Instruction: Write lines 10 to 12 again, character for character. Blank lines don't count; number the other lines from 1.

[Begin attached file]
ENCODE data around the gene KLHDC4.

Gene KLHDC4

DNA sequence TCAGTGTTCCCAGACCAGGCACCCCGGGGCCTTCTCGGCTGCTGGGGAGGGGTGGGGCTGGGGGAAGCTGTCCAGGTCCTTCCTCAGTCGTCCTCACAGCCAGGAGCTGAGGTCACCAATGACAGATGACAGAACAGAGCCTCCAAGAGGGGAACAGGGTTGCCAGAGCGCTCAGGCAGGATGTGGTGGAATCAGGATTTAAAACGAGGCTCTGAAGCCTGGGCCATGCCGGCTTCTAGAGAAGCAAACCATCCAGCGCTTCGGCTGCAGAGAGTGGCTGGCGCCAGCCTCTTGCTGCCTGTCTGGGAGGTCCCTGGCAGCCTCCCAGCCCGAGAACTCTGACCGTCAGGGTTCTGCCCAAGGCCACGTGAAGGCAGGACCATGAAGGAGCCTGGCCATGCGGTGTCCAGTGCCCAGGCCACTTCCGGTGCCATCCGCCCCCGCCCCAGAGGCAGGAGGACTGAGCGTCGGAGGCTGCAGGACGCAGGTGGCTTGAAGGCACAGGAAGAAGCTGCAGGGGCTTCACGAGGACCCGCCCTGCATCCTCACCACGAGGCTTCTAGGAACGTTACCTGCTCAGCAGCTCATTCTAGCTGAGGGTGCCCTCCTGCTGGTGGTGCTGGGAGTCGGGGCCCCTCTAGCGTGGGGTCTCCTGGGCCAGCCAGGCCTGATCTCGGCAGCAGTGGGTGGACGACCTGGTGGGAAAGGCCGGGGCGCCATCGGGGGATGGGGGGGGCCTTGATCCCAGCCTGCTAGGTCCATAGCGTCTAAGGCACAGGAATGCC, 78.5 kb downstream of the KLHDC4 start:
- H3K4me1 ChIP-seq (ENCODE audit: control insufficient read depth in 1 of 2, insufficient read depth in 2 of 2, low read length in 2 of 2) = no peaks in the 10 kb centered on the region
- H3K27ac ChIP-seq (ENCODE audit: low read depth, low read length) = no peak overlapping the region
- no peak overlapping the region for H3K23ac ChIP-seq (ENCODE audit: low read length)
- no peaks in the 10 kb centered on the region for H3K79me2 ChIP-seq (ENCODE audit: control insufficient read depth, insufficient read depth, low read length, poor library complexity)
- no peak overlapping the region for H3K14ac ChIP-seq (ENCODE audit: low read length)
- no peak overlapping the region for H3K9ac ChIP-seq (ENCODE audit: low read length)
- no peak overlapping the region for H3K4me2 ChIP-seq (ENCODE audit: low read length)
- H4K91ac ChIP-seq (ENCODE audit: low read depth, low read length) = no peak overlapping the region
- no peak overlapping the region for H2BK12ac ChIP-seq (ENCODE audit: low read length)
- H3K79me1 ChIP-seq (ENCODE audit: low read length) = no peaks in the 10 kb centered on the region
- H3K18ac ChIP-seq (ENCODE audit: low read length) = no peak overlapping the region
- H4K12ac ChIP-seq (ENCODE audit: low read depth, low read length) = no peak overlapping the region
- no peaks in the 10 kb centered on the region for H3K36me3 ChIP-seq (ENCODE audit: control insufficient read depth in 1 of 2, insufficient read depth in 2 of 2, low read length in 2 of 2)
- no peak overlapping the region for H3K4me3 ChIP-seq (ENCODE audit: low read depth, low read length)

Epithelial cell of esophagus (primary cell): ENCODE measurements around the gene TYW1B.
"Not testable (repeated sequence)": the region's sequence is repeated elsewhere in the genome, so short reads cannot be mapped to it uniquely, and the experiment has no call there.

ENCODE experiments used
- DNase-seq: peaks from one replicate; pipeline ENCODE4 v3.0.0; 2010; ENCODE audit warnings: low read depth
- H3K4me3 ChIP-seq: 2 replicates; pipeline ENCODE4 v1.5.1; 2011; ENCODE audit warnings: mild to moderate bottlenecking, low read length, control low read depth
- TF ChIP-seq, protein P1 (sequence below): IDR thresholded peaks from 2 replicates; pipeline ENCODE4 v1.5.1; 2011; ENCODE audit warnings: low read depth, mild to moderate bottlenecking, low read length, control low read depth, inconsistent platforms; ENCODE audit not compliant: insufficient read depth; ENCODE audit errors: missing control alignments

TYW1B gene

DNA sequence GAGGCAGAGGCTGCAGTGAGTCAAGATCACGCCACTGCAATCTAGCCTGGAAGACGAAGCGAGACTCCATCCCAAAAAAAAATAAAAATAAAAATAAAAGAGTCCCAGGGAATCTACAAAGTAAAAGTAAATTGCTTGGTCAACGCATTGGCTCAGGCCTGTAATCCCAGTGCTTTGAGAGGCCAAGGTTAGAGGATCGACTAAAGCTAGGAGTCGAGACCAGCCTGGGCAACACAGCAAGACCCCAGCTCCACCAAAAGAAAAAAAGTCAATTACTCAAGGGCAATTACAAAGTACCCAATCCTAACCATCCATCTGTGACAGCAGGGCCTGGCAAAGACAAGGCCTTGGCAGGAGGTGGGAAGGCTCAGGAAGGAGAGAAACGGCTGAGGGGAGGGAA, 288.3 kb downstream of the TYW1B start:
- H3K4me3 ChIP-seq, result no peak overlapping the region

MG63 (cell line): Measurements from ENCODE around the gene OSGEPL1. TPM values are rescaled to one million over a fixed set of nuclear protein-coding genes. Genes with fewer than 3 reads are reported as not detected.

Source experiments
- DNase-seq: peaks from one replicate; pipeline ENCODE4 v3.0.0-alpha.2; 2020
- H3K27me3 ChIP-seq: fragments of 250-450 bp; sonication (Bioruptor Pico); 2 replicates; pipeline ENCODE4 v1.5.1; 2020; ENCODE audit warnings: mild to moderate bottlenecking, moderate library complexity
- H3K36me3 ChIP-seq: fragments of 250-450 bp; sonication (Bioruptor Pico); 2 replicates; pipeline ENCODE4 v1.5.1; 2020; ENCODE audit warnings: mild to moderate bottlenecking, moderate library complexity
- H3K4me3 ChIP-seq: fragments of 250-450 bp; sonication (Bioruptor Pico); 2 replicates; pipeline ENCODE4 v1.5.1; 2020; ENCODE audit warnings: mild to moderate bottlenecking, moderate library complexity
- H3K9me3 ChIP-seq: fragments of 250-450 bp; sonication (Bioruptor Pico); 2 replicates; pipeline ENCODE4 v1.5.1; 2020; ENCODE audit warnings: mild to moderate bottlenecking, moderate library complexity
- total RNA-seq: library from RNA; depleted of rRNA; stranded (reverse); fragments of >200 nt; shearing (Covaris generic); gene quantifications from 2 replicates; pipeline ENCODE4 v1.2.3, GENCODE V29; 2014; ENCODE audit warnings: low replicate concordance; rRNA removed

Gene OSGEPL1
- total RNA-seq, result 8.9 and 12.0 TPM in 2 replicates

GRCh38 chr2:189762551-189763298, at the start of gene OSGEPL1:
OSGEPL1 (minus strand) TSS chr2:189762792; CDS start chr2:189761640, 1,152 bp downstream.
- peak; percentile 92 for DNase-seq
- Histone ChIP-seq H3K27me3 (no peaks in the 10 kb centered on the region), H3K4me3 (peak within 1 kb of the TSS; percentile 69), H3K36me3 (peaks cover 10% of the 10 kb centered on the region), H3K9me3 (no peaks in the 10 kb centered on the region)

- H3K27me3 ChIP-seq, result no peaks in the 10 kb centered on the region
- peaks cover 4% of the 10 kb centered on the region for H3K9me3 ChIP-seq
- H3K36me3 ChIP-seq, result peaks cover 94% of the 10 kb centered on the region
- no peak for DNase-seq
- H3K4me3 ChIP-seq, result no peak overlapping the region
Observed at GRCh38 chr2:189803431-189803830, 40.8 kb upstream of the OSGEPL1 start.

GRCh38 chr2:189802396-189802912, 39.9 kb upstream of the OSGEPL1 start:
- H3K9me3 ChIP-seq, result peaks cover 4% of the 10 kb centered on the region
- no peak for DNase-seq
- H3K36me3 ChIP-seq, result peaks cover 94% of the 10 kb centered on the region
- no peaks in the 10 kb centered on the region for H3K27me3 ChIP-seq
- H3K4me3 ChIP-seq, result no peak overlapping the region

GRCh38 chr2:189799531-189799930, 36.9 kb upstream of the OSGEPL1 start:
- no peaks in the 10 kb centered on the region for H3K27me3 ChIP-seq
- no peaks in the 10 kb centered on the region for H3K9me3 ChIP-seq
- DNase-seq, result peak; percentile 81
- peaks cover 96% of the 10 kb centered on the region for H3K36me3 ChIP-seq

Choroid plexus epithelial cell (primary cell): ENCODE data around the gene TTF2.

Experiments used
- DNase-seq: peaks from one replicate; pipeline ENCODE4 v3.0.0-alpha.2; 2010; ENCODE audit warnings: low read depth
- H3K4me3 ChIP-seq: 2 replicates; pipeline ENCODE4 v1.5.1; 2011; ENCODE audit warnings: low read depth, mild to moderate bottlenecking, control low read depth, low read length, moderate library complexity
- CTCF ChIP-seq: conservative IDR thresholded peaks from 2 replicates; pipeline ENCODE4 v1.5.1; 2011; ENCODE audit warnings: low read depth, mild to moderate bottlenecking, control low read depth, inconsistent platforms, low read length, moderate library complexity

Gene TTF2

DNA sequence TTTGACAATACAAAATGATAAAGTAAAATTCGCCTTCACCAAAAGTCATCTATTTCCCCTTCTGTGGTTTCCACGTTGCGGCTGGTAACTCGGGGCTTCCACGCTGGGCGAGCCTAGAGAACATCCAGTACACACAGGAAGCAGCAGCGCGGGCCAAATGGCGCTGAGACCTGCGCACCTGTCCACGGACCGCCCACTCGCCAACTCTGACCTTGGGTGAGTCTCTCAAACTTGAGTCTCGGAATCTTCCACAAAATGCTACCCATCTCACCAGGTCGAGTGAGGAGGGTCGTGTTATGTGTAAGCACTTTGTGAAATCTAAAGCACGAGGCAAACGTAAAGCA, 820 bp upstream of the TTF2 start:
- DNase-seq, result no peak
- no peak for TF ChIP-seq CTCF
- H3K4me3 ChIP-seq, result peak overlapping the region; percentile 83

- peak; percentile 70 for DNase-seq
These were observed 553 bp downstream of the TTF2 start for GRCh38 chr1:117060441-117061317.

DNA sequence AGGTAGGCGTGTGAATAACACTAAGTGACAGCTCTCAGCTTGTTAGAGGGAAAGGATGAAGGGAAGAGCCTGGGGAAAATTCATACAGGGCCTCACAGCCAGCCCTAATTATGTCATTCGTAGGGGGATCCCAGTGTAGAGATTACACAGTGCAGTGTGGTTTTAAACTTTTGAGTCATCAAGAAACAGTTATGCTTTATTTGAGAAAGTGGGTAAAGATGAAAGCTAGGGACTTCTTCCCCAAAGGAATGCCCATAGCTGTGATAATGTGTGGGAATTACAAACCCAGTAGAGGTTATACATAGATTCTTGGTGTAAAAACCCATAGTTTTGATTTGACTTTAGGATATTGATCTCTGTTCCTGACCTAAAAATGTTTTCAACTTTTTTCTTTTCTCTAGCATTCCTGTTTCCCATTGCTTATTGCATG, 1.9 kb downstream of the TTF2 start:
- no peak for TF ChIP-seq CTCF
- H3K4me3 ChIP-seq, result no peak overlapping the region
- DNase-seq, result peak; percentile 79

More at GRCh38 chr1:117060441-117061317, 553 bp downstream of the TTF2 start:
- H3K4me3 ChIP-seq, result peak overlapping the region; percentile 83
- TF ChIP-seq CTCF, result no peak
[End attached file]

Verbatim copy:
- no peak overlapping the region for H3K4me2 ChIP-seq (ENCODE audit: low read length)
- H4K91ac ChIP-seq (ENCODE audit: low read depth, low read length) = no peak overlapping the region
- no peak overlapping the region for H2BK12ac ChIP-seq (ENCODE audit: low read length)